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New York Declaration on Forests – Action Statements and Action Plans

About 130 governments, companies, civil society and indigenous peoples pledged to reduce forest loss to half by 2020 and to end it in 2030 at the New York Declaration on Forests.

It will help in the restoration of more than 350 million hectares of forests and croplands which could prevent emissions of carbon dioxide between 4.5 and 8.8 billion tons by 2030. Consequently, this would significantly add up to the climate benefits and take pressure off primary forests.

Many multinational companies from food, paper, finance and other industries, civil society organizations and various indigenous people from Peru to Nepal endorsed the Declaration at the Climate Summit. European countries like Belgium, France, Germany, Lithuania, Netherlands, Norway and United Kingdom; some South American countries like Chile, Colombia, Guyana and Peru; countries from North America such as Costa Rica, Mexico and United States of America; many African nations like Cote d’Ivoire, Democratic Republic of the Congo, Ethiopia, Kenya, Liberia and Togo and several Asian countries like Indonesia, Japan, Nepal, Mongolia, Republic of Korea, Philippines and Vietnam also endorsed the New York Declaration.

India did not participate in this declaration. Eliminating deforestation as its priority, the Declaration, a non-legally binding political instrument, will be aiming to restrict the politics from entering next year’s Paris climate talks. “The New York Declaration aims to reduce more climate pollution each year than the United States emits annually. Forests are not only a critical part of the climate solution – they hold multiple benefits for all members of society,” United Nations Secretary-General Ban Ki-moon said. Several specific commitments were promised by some big companies in support of zero deforestation and protection of forests at the Summit. Large-scale economic incentives are expected to be announced by Germany, Norway and the United Kingdom as part of the Paris climate talks in 2015.

The Indigenous peoples from Asia, Africa, Central America and the Amazon Basin promised to manage protection of more than 400 million hectares of tropical forests representing the storage of more than 85 gigatons of carbon dioxide. Many large European countries committed to develop new public procurement policies to source forest-intensive commodities sustainably.

This is expected to have a significant market impact by leveraging the buying power of some of the world’s largest economies. As a contribution to the Summit, the Consumer Goods Forum – a coalition of 400 companies with combined revenue of more than US$3 trillion – also called on governments to pass a legally binding climate deal in Paris in 2015 that includes REDD+, including large-scale payments to countries that reduce deforestation. The global food companies are a part of the Forum.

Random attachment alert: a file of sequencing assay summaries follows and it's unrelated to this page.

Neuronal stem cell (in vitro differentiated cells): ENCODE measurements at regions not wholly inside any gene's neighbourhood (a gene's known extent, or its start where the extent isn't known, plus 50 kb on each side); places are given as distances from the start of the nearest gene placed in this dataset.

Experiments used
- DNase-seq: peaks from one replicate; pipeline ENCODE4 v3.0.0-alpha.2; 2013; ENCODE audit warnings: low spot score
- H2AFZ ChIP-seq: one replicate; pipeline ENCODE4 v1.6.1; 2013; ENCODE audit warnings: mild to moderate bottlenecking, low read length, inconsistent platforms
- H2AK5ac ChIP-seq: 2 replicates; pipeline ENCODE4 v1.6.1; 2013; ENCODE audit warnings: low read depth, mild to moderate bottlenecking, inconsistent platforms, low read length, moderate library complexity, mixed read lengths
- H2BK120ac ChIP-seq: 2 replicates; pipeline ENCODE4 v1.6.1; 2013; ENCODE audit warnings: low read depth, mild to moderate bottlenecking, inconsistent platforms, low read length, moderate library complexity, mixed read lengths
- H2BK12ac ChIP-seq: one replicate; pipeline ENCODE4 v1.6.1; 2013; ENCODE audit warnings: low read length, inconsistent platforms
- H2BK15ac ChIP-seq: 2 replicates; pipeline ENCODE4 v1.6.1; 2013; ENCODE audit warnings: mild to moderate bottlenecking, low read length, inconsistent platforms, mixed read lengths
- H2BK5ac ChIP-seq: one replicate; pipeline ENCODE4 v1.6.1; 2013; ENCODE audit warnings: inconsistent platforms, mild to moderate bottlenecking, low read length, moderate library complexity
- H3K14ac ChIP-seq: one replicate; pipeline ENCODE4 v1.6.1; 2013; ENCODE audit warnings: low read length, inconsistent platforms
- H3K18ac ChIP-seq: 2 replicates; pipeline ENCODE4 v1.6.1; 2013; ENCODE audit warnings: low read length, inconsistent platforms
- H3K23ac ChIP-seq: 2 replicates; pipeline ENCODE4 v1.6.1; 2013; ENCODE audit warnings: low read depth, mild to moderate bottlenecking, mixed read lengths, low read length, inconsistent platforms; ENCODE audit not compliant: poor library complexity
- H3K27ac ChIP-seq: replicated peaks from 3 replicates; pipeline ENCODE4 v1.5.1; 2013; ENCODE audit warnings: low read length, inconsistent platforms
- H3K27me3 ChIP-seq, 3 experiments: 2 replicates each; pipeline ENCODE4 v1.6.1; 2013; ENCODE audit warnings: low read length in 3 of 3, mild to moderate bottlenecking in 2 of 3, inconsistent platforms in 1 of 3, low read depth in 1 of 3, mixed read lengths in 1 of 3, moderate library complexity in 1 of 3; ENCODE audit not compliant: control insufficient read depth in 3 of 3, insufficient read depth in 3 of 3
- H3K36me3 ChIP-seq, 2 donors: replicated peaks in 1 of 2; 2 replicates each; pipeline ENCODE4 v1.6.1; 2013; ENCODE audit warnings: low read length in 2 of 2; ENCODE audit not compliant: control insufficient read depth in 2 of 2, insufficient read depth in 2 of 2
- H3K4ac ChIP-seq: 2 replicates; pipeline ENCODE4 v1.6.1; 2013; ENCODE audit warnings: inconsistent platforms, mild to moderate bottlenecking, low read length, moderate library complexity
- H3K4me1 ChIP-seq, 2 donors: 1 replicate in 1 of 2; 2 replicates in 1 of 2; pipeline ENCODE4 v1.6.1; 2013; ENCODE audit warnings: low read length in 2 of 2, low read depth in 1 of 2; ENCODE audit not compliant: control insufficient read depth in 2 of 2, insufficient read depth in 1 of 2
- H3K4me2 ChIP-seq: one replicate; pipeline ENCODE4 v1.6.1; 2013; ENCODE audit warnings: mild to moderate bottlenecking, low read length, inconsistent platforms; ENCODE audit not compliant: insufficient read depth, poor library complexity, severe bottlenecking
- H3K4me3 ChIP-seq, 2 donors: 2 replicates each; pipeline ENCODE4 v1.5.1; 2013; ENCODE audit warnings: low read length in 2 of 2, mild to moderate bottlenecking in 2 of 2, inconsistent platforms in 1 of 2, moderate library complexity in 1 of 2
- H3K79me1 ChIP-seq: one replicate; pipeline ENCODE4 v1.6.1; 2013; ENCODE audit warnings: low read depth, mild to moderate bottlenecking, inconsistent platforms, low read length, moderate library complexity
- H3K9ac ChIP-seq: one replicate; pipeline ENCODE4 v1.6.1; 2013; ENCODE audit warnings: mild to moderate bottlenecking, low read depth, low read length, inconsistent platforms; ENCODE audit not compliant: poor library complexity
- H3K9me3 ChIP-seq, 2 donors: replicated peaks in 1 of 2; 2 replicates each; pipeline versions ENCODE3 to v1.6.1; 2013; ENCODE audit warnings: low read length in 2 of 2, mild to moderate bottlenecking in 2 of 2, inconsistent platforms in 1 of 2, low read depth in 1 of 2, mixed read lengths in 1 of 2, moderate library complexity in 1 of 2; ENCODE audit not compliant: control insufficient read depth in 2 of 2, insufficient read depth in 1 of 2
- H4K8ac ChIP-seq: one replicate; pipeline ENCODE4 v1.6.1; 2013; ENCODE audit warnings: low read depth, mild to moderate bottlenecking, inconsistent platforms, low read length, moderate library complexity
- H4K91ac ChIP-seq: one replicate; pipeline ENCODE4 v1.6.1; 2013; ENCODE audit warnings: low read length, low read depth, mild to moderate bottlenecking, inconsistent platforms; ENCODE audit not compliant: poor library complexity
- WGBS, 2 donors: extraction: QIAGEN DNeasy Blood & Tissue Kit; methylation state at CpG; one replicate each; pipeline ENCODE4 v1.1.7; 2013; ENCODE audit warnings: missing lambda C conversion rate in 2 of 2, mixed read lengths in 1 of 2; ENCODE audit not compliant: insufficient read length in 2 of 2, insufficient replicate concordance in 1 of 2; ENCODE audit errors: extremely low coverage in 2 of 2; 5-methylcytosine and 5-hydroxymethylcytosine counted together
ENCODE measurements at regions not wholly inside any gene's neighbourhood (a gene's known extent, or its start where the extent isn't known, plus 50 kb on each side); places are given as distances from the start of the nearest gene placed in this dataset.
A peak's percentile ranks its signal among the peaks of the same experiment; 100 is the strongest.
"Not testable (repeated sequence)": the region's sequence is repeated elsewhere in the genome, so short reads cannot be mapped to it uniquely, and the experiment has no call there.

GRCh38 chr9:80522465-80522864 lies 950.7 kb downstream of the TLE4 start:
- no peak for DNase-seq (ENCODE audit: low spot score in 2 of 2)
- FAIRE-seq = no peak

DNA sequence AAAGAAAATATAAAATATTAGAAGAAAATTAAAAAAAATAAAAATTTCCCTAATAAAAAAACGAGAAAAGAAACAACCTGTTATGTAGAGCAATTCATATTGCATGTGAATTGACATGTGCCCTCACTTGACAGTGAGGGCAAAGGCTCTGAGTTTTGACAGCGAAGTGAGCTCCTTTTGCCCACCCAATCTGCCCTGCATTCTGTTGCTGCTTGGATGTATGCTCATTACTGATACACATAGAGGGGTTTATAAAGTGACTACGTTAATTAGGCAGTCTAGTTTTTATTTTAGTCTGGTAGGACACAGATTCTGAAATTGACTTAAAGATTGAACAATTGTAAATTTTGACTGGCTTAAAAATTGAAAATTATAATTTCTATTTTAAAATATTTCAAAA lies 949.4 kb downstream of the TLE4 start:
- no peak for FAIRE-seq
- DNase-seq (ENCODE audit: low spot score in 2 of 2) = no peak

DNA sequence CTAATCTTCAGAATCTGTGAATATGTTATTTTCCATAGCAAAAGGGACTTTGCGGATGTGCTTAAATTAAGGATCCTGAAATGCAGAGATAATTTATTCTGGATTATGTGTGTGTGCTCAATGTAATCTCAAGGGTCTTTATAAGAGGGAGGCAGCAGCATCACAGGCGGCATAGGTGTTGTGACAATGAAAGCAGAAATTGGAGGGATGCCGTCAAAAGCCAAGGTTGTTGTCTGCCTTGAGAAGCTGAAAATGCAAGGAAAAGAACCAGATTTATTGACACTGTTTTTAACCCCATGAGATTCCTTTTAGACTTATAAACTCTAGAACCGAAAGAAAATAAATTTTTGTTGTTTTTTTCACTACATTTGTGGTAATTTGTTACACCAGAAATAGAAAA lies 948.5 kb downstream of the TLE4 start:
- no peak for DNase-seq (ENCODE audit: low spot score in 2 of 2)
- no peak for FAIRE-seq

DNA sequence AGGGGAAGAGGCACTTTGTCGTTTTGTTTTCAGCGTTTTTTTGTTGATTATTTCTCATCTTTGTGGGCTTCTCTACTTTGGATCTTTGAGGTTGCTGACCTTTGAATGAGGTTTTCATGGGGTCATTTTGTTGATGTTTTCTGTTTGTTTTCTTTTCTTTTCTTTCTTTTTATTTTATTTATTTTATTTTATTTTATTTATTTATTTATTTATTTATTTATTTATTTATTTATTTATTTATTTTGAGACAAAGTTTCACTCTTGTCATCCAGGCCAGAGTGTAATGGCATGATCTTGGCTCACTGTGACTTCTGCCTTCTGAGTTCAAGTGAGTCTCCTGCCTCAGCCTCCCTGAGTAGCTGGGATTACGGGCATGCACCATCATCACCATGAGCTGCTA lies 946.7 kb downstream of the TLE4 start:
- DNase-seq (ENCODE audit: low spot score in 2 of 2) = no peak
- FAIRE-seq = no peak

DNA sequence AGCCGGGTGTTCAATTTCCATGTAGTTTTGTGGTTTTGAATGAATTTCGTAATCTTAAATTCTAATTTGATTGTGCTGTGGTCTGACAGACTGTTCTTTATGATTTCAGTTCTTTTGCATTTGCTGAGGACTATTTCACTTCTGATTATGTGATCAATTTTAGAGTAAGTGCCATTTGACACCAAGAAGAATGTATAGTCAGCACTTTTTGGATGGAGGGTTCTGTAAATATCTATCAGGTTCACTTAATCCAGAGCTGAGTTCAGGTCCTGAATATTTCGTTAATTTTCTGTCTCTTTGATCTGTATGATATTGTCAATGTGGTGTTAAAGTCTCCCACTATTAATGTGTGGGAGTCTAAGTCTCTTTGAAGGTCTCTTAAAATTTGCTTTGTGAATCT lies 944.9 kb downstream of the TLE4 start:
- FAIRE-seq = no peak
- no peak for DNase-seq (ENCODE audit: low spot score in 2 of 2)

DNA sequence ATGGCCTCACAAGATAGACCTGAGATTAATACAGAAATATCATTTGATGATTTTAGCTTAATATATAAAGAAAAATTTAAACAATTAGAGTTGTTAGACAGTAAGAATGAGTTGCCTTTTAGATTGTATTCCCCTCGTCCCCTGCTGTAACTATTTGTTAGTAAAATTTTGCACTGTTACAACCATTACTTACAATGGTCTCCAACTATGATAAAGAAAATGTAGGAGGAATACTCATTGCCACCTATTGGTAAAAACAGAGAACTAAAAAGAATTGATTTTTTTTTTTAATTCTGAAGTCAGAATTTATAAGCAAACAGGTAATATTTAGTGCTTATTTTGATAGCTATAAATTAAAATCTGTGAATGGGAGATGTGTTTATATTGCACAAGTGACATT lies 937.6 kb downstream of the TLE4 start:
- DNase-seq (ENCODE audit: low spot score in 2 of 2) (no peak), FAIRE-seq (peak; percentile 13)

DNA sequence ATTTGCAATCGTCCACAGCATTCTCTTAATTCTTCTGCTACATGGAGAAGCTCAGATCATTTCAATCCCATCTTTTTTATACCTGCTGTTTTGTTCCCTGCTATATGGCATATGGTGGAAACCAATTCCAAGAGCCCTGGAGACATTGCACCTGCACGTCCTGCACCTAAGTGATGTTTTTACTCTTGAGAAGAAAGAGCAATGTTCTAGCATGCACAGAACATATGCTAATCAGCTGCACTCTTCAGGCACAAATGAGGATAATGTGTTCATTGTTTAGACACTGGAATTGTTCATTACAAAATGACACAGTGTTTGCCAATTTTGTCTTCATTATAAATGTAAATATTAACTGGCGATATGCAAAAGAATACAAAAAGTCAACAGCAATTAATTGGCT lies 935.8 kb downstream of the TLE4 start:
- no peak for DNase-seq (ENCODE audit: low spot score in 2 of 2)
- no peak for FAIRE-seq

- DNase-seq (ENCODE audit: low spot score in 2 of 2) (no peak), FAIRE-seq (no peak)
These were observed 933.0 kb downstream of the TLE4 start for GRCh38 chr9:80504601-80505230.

“The New York Declaration sends an unmistakable signal going into Paris 2015,” said Erna Solberg, Prime Minister of Norway. “Science tells us we won’t limit global warming to two degrees without massive efforts on forests. Today, forward-thinking leaders in government, business and civil society together have begun the push to enact policies, change practices and put in place appropriate incentives to end deforestation.”

“This is a serious commitment for a serious challenge,” said Heru Prasetyo, head of Indonesia’s REDD+ Agency. “With the strong partnership of key actors from governments, industry, indigenous and local communities, as well as the international community, I am confident we can achieve this groundbreaking vision.” “Our planet is losing forests at a rate of eight football fields every ten seconds,” said Carter Roberts, President and Chief Executive Officer of the World Wildlife Fund (WWF). “Today we’ve seen important commitments from companies, governments, civil society and indigenous peoples to halt this trend. Now it is time for urgent collaboration to see these commitments realized on the ground.”

Leaders from all across the world sent a strong signal that deforestation will no longer be tolerated for the sake of development. Industries have shown a serious concern over this so far neglected issue. The consumers have become more aware about the effects and prevention of deforestation in relation to pollution. Deforestation has always been an overlooked source of carbon dioxide emissions but is in fact a significant contributor to climate change as huge amounts of carbon dioxide is released by burning of trees during slash-and-burn land clearing of forests.

This Declaration would help mitigate billions of tons of climate pollution per year and restore 350 million hectares of forests.

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